Friday, April 20, 2018

The Spot at The Table

Something rather wonderful happened last night. I was scheduled to have a dinner meeting with several people who I work with on a committee. I was a tad nervous because I'm new to the committee and really only know the person who invited me to participate. Also, I'm a bit socially, um, inelegant.

As is my habit, I arrived early. We always leave time to get lost even though with modern technology that's less and less likely to happen. Joe parked and we went up the elevator to the floor where the restaurant was. We talked details about where we would meet afterwards for Joe to drive us both home.

Then he and I went into the restaurant and gave the name of the organization hosting the meeting. We were guided to a small private room and when the door was opened I saw something amazing. Lovely amazing.

Exactly in the spot which was most accessible at the table, there was no chair. I could roll and pull right into place. No pulling a chair out, no wait staff to wrestle the table into an inconvenient spot. It was the perfect thing to do to demonstrate welcome.

My reaction may sound silly as if I'm exaggerating my reaction. And I acknowledge that it shouldn't be a big deal, but it is. It's never happened before. Ever. I've had business meetings in restaurants before, but never, ever, have I arrived without fuss.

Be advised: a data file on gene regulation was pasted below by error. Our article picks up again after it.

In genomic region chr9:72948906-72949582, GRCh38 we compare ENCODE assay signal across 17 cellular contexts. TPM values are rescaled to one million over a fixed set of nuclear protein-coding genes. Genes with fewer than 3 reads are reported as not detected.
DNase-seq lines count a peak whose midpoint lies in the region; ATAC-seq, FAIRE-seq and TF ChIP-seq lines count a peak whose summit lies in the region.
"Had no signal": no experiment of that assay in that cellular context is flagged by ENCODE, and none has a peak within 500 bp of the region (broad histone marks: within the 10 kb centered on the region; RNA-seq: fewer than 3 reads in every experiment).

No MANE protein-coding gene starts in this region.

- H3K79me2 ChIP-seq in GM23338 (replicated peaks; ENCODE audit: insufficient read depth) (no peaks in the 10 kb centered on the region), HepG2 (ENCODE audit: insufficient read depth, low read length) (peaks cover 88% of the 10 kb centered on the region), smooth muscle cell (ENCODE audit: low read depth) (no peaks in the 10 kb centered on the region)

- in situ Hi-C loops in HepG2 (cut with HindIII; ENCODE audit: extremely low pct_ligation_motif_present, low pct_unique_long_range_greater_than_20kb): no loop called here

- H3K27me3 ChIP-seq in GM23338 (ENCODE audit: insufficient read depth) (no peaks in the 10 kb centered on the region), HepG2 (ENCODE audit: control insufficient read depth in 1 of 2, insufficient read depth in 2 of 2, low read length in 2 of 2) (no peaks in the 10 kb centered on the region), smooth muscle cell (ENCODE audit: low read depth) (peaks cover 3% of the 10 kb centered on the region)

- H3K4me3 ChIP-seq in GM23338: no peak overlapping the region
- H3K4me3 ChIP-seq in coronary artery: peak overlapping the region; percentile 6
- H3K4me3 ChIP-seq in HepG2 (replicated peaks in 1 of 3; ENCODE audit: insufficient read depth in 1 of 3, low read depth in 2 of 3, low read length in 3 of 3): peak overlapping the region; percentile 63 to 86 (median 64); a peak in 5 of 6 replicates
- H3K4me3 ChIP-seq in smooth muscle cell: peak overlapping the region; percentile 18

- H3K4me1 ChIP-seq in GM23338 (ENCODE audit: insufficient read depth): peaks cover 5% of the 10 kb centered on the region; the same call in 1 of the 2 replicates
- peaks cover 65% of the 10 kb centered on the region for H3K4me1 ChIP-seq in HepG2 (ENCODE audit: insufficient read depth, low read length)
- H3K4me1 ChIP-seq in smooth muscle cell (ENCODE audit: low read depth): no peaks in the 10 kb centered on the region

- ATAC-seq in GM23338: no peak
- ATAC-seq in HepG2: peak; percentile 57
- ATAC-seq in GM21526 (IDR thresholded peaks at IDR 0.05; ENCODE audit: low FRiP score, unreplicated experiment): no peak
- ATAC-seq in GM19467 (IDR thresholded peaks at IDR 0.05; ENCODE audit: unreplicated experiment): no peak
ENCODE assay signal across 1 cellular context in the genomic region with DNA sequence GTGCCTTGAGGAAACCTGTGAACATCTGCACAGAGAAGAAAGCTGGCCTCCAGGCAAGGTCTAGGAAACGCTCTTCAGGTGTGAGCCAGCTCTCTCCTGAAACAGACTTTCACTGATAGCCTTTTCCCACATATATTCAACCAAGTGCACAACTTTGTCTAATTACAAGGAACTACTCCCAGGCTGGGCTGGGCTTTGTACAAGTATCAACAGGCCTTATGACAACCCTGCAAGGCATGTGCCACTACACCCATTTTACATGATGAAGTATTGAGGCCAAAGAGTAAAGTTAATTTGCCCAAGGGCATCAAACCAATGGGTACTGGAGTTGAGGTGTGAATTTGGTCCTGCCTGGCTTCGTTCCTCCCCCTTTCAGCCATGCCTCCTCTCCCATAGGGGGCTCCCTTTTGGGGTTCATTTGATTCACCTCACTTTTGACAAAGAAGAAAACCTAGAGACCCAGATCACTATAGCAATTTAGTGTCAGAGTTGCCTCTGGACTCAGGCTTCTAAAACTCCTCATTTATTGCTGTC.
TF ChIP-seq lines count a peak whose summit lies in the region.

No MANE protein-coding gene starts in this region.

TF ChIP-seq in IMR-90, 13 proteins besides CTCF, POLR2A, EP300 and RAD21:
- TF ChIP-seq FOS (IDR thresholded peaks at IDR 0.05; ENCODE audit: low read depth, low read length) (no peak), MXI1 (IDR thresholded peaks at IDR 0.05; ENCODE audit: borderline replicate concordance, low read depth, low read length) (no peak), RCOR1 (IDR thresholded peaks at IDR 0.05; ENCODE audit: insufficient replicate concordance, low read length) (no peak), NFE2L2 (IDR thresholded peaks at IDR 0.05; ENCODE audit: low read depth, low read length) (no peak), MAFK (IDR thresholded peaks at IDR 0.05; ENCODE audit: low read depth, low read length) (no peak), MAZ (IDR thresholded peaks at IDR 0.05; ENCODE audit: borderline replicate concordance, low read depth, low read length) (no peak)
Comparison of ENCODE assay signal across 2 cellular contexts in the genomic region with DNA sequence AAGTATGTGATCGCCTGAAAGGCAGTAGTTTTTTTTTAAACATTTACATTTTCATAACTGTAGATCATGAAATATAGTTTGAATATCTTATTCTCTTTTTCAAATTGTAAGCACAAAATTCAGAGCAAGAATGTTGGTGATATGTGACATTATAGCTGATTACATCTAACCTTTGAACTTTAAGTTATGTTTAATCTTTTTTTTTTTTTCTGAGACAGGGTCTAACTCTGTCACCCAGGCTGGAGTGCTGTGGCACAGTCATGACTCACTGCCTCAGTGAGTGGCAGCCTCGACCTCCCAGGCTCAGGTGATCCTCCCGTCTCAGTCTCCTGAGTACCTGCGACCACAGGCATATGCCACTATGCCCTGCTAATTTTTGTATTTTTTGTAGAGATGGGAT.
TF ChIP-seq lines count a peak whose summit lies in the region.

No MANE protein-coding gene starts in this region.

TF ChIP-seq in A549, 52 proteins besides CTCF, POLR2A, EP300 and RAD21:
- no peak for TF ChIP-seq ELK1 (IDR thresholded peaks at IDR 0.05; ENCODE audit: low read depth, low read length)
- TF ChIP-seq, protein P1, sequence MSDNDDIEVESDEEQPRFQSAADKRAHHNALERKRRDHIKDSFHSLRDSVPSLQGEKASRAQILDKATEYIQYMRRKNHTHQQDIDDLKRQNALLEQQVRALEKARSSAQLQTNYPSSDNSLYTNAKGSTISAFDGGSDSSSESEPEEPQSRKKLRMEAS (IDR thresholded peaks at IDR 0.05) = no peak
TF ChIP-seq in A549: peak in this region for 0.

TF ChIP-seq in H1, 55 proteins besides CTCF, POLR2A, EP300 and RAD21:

This mattered to me.

A lot.

I write this simply to demonstrate how simple gestures matter. Non disabled people expect to arrive at a table with chairs. Disabled people expect to arrive at tables with bother. But not this time.

Because I was made welcome.

3 comments:

Girl on wheels said...

This has happened for me a couple of times and it is an incredible feeling. However both times were at my BFFs’ weddings, and they both went out of their ways to make everything easy for me. Including one of them not booking her dream venue because it wasn’t entirely wheelchair accessible.

Alicia Butcher Ehrhardt said...

Only one problem with this lovely approach: you didn't get to pick WHICH spot at the table you would like. People who use chairs get to pick.

In most cases, it doesn't matter. In others, you might have some reason for preferring a different spot. This is the same as movie theaters setting aside certain seats - it's kind of fun to go to the movies and choose where you'd like to sit, and people with wheelchairs don't get this choice. Small point, but if you'd wanted a different spot at the restaurant, you would have had to ask. I don't know if there's a solution, other than asking the waitperson - and arriving early for that purpose.

Other than that, it's perfect.

And I'm really surprised that this is the first time. It should not have been - and should not be the last, either.

Also wonderful of the person who automatically arranged this.

clairesmum said...

"A seat at the table" is often used metaphorically, in identifying the persons/points of view that are included in decision making meetings or gatherings of power brokers in a particular settings.
That 'seat at the table' is not just a metaphor - it is a very real statement about presence, physical presence, and the reality of that inclusion.
WC users often have to 'fight' for a seat at the table - or rely on others to rearrange furniture for them to get to the table they are supposed to be sitting at - highlighting the few tasks you cannot do and disempowering you before you even get to the table.
Other 'disempowered' groups have the same challenge, as you know well.

The personal is political, the physical reality and behaviors help create/reinforce our world view. Actions speak louder than words.
This group sounds like a great group to be part of. That sense of belonging that we all need.
Glad this happened for you, Dave.